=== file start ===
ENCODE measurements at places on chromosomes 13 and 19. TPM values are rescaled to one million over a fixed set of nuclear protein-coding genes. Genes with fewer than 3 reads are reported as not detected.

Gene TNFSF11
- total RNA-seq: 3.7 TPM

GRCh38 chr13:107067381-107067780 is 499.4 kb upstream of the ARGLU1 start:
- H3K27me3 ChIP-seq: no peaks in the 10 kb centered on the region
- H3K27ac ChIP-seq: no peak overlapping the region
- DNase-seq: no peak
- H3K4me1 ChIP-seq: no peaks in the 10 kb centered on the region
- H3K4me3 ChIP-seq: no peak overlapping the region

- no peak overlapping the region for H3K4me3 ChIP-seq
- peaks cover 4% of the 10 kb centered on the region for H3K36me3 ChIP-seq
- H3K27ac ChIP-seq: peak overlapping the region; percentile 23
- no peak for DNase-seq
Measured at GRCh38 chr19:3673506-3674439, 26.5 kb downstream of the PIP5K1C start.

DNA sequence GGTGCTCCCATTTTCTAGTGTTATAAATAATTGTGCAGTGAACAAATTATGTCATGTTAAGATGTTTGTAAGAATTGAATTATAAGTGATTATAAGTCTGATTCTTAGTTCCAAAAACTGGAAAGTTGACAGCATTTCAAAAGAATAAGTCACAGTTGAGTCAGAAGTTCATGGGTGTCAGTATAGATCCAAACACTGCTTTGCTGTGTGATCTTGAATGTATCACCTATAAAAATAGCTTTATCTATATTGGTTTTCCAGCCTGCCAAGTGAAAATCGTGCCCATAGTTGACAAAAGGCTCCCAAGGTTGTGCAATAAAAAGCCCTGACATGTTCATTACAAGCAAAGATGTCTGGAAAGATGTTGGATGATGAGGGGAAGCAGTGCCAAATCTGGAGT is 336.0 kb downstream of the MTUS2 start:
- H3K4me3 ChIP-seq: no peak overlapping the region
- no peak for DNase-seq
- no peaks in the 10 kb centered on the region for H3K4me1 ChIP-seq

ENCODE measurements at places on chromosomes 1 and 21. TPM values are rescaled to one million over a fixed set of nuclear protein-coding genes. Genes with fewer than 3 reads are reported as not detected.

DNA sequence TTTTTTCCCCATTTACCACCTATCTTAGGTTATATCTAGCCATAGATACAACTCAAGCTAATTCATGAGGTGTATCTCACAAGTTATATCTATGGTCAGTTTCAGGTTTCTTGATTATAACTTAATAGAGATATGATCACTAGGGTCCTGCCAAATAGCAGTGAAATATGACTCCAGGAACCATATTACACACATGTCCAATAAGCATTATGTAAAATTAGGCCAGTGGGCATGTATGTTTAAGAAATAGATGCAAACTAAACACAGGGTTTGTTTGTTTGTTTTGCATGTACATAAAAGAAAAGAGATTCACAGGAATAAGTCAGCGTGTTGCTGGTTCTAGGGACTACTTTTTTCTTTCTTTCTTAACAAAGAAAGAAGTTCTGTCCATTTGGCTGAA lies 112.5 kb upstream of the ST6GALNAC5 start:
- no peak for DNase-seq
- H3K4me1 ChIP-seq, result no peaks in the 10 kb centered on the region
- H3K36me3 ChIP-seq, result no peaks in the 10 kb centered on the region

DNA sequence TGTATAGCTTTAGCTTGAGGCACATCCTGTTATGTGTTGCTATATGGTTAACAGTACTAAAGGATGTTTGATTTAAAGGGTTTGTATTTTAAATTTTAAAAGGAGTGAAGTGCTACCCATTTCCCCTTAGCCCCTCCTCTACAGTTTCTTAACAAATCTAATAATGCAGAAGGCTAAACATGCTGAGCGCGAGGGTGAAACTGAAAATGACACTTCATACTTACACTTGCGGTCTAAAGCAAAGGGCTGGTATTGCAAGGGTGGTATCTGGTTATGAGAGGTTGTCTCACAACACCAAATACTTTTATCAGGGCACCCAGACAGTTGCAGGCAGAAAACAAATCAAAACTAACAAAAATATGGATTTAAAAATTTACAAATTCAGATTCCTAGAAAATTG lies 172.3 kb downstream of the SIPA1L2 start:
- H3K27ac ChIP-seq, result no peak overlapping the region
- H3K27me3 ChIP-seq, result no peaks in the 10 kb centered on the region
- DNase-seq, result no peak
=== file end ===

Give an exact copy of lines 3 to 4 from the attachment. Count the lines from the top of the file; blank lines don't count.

- total RNA-seq: 3.7 TPM

GRCh38 chr13:107067381-107067780 is 499.4 kb upstream of the ARGLU1 start: